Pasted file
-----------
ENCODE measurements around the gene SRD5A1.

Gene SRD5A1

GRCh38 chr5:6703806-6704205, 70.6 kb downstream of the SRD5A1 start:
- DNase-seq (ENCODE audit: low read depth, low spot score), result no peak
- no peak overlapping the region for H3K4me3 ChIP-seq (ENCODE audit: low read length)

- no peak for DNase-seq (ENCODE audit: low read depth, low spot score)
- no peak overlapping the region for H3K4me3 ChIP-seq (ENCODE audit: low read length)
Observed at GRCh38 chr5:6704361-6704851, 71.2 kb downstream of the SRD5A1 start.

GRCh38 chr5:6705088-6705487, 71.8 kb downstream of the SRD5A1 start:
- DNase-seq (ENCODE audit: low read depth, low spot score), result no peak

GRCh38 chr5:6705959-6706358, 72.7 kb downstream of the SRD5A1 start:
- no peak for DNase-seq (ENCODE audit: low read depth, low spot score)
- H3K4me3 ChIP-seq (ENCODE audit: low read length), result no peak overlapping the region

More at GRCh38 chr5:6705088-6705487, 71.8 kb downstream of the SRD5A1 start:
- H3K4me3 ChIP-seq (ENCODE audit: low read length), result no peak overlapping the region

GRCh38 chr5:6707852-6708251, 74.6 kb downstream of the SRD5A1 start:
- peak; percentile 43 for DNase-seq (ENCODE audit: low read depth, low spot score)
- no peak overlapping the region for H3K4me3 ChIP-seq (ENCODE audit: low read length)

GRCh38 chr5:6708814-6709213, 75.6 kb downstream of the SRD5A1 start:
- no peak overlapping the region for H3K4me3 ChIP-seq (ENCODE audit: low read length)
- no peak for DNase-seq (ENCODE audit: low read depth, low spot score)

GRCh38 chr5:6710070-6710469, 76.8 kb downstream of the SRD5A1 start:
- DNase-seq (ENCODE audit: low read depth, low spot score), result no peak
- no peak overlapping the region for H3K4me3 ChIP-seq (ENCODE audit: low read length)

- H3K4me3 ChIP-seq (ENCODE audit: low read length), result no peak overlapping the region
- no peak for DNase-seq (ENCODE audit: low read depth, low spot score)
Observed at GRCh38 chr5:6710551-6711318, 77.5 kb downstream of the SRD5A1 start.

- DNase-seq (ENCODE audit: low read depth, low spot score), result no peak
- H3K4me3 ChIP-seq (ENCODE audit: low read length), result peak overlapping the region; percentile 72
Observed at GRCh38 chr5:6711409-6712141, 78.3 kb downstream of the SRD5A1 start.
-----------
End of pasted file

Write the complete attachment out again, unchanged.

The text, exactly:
ENCODE measurements around the gene SRD5A1.

Gene SRD5A1

GRCh38 chr5:6703806-6704205, 70.6 kb downstream of the SRD5A1 start:
- DNase-seq (ENCODE audit: low read depth, low spot score), result no peak
- no peak overlapping the region for H3K4me3 ChIP-seq (ENCODE audit: low read length)

- no peak for DNase-seq (ENCODE audit: low read depth, low spot score)
- no peak overlapping the region for H3K4me3 ChIP-seq (ENCODE audit: low read length)
Observed at GRCh38 chr5:6704361-6704851, 71.2 kb downstream of the SRD5A1 start.

GRCh38 chr5:6705088-6705487, 71.8 kb downstream of the SRD5A1 start:
- DNase-seq (ENCODE audit: low read depth, low spot score), result no peak

GRCh38 chr5:6705959-6706358, 72.7 kb downstream of the SRD5A1 start:
- no peak for DNase-seq (ENCODE audit: low read depth, low spot score)
- H3K4me3 ChIP-seq (ENCODE audit: low read length), result no peak overlapping the region

More at GRCh38 chr5:6705088-6705487, 71.8 kb downstream of the SRD5A1 start:
- H3K4me3 ChIP-seq (ENCODE audit: low read length), result no peak overlapping the region

GRCh38 chr5:6707852-6708251, 74.6 kb downstream of the SRD5A1 start:
- peak; percentile 43 for DNase-seq (ENCODE audit: low read depth, low spot score)
- no peak overlapping the region for H3K4me3 ChIP-seq (ENCODE audit: low read length)

GRCh38 chr5:6708814-6709213, 75.6 kb downstream of the SRD5A1 start:
- no peak overlapping the region for H3K4me3 ChIP-seq (ENCODE audit: low read length)
- no peak for DNase-seq (ENCODE audit: low read depth, low spot score)

GRCh38 chr5:6710070-6710469, 76.8 kb downstream of the SRD5A1 start:
- DNase-seq (ENCODE audit: low read depth, low spot score), result no peak
- no peak overlapping the region for H3K4me3 ChIP-seq (ENCODE audit: low read length)

- H3K4me3 ChIP-seq (ENCODE audit: low read length), result no peak overlapping the region
- no peak for DNase-seq (ENCODE audit: low read depth, low spot score)
Observed at GRCh38 chr5:6710551-6711318, 77.5 kb downstream of the SRD5A1 start.

- DNase-seq (ENCODE audit: low read depth, low spot score), result no peak
- H3K4me3 ChIP-seq (ENCODE audit: low read length), result peak overlapping the region; percentile 72
Observed at GRCh38 chr5:6711409-6712141, 78.3 kb downstream of the SRD5A1 start.